Amid the increasingly tense situation in Afghanistan where Taliban is taking control over provinces and border, a Pulitzer-winning Indian photojournalist Danish Siddique was killed on duty in Kandahar. The renowned photojournalist, who worked as Reuters India’s Chief Photographer was killed while he was capturing visuals in the war-torn Afghanistan.


Reuters India’s Chief Photographer and Pulitzer award winning Indian photojournalist was slain in Kandahar while reporting the ongoing clashes between the Afghani forces and the Taliban.

He was under the protection of the Afghan Special Forces and was given the task to report on the current operations Afghan forces have undertaken to push back against the Taliban.

The news was confirmed by Farid Mamundzay, who serves as Afghanistan’s ambassador to India. Farid took to Twitter and wrote, “Deeply disturbed by the sad news of the killing of a friend, Danish Siddique in Kandahar last night. The Indian Journalist & winner of Pulitzer Prize was embedded with Afghan security forces. I met him 2 weeks ago before his departure to Kabul. Condolences to his family & Reuters.”

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The Last Series of Pictures by Danish

The talented photojournalist was sent to the war-torn landlocked region to assist Reuters overall coverage after the US pulled out its troops and Taliban once again started taking control of the provinces and borders.

Danish had taken to Twitter very recently and had penned a gut-wrenching witness account of the ongoing clashes between the Taliban militants and the Afghani forces in the border provinces of the country. The report was titled, “Responding to SOS, Afghan commandos caught in fierce Taliban attack” and it gave a first-person account of what all Danish witnessed as part of the Afghanistan military convoy. The military convoy was passing through the Kandahar region.

“Afghan Special Forces, the elite fighters are on various frontlines across the country. I tagged along with these young men for some missions. Here is what happened in Kandahar today while they were on a rescue mission after spending the whole night on a combat mission,” he wrote with an image of the silhouettes of army men morning dusk.

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Continuing on his account, he shared how the objective was to extract a policeman that was trapped by the Talibani insurgents and was wounded. The policeman was at Kandahar city.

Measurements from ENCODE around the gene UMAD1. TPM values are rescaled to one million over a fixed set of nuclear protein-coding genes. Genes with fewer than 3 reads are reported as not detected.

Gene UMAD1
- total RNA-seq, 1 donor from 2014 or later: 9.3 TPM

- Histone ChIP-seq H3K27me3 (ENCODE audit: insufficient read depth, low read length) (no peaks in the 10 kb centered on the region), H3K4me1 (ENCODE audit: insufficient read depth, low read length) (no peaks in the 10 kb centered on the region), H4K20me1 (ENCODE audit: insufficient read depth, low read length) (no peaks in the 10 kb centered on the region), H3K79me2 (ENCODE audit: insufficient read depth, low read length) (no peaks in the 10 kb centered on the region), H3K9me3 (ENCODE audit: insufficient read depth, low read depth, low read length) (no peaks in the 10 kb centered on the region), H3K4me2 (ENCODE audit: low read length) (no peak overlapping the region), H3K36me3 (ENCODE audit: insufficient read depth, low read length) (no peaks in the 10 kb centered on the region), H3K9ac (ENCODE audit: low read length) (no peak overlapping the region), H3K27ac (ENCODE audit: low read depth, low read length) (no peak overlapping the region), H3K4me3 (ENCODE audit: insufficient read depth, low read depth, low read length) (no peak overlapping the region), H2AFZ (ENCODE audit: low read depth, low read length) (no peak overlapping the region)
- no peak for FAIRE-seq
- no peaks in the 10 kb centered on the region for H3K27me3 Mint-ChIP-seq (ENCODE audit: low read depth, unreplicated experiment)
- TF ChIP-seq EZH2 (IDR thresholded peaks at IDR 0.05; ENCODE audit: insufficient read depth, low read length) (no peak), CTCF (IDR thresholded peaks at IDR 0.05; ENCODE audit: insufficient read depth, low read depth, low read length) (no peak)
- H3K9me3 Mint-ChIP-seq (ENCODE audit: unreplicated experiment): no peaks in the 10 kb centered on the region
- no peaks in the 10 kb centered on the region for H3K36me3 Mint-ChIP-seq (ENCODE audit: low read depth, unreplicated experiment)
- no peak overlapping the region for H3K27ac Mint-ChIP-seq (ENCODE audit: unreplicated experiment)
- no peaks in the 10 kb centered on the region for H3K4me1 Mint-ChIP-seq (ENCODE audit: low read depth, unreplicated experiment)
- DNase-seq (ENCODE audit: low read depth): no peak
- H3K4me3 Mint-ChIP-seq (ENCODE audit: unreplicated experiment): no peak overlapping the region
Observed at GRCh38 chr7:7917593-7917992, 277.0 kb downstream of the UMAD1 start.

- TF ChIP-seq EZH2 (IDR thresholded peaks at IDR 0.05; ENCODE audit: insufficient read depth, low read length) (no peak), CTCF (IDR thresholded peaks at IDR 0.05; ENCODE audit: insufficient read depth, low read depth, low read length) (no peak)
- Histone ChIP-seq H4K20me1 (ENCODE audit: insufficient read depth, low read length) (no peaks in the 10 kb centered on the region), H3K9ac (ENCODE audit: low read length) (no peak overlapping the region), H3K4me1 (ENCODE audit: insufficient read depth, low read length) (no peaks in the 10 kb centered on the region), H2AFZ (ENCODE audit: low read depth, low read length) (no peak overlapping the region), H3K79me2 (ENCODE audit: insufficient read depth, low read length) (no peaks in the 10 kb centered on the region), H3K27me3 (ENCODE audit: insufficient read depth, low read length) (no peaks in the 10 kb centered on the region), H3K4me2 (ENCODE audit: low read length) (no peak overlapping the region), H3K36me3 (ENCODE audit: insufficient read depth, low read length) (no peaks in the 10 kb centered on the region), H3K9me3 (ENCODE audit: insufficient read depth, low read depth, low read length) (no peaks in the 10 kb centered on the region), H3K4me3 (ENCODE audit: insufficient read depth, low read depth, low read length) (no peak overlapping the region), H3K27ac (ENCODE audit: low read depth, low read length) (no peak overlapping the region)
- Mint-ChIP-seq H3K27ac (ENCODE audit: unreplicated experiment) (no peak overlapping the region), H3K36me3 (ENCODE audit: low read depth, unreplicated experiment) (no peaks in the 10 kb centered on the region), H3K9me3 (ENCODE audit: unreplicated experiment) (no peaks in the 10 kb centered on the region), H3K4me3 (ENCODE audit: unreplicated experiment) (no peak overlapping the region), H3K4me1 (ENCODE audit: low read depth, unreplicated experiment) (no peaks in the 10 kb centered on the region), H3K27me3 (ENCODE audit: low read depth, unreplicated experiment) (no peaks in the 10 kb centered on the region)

“Could feel the tension in the air”

Giving a glimpse of just how dangerous the situation was, he wrote, “I could feel the tension in the air as ASF were expecting an imminent attack from the Taliban. There was sporadic machine gun fire but all hell broke loose as the Humvees reached the extraction point.” with the text, he had a picture of a Humvee making its way through amid a burning vehicle ahead.

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“Was Lucky to be Safe”: Danish, Days before his Death

Highlighting the flashpoint of the mission, Danish shared how the Afghan convoy was attacked by Taliban by RPGs and other weapons. “I was lucky to be safe and capture the visual of one of the rockets hitting the armour plate overhead,” he added.

In another one of his pictures, Danish was seen shutting his eye and had captioned the picture with, “Got a 15 minute break during almost 15 hours of back-to-back missions.”

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Danish’s First Pulitzer Prize, His Work in India

Danish was a fine balance of a brave person with an eye for great image capturing. In 2018, while working with Reuters, he bagged the Pulitzer Prize for the Feature Photography which documented the Rohingya refugee crisis.

A Jamia Milia Islamia student, Danish extensively covered all the matters pertaining to International and National importance based in Asia and Middle East. This included the recent Farmers Protest, the Delhi Riots, the Hong Kong Protests, the Nepal Earthquakes and the very recent COVID-19 impact in India.